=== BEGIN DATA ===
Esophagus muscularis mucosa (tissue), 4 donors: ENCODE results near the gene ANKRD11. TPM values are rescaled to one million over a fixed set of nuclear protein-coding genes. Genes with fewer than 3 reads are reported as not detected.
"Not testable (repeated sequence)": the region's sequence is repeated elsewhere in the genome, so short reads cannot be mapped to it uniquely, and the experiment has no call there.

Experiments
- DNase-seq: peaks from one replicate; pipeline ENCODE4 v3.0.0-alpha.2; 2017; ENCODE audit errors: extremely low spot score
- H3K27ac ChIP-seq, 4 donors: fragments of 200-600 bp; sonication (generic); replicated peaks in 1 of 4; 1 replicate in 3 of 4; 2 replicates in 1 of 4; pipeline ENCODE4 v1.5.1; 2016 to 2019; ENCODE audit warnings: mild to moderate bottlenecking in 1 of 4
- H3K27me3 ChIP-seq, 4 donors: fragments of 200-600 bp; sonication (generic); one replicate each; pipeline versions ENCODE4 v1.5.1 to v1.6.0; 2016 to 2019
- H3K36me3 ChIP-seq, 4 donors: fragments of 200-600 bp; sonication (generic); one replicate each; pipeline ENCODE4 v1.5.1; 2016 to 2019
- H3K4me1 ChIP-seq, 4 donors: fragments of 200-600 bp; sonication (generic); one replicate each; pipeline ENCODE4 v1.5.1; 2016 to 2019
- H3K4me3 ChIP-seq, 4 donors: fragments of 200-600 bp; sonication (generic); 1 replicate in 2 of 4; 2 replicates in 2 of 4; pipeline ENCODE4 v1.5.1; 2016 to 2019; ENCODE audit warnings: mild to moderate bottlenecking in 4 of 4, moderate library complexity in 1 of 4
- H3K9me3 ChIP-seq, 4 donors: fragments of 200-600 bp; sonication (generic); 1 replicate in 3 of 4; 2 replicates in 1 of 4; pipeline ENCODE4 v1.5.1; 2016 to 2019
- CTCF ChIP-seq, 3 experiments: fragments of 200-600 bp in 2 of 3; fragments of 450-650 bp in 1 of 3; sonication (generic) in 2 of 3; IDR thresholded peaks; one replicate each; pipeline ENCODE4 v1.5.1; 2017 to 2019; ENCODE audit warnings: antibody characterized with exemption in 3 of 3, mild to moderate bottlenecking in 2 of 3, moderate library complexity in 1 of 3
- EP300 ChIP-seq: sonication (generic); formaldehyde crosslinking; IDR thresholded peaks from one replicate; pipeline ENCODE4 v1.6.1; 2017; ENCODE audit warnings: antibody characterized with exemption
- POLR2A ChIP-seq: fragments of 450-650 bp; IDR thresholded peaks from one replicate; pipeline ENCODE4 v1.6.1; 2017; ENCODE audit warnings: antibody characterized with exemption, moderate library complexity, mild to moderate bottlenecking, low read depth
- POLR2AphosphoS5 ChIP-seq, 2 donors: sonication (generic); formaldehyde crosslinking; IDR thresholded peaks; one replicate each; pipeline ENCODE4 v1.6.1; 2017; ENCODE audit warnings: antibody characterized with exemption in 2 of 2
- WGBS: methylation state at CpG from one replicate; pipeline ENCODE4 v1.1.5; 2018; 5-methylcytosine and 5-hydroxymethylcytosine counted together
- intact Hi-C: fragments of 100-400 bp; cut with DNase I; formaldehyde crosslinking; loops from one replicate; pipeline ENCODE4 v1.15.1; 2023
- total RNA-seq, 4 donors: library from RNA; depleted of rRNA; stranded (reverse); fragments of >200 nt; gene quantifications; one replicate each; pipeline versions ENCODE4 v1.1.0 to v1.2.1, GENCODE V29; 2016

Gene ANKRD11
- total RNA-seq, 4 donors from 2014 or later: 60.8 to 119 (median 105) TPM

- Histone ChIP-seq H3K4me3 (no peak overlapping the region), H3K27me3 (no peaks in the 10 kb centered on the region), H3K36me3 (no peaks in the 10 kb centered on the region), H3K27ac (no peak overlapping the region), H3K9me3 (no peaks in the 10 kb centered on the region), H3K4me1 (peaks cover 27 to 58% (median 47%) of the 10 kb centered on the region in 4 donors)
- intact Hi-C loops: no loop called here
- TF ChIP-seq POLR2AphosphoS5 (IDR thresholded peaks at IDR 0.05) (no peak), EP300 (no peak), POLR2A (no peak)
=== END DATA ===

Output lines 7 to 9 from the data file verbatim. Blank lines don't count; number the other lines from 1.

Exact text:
- H3K36me3 ChIP-seq, 4 donors: fragments of 200-600 bp; sonication (generic); one replicate each; pipeline ENCODE4 v1.5.1; 2016 to 2019
- H3K4me1 ChIP-seq, 4 donors: fragments of 200-600 bp; sonication (generic); one replicate each; pipeline ENCODE4 v1.5.1; 2016 to 2019
- H3K4me3 ChIP-seq, 4 donors: fragments of 200-600 bp; sonication (generic); 1 replicate in 2 of 4; 2 replicates in 2 of 4; pipeline ENCODE4 v1.5.1; 2016 to 2019; ENCODE audit warnings: mild to moderate bottlenecking in 4 of 4, moderate library complexity in 1 of 4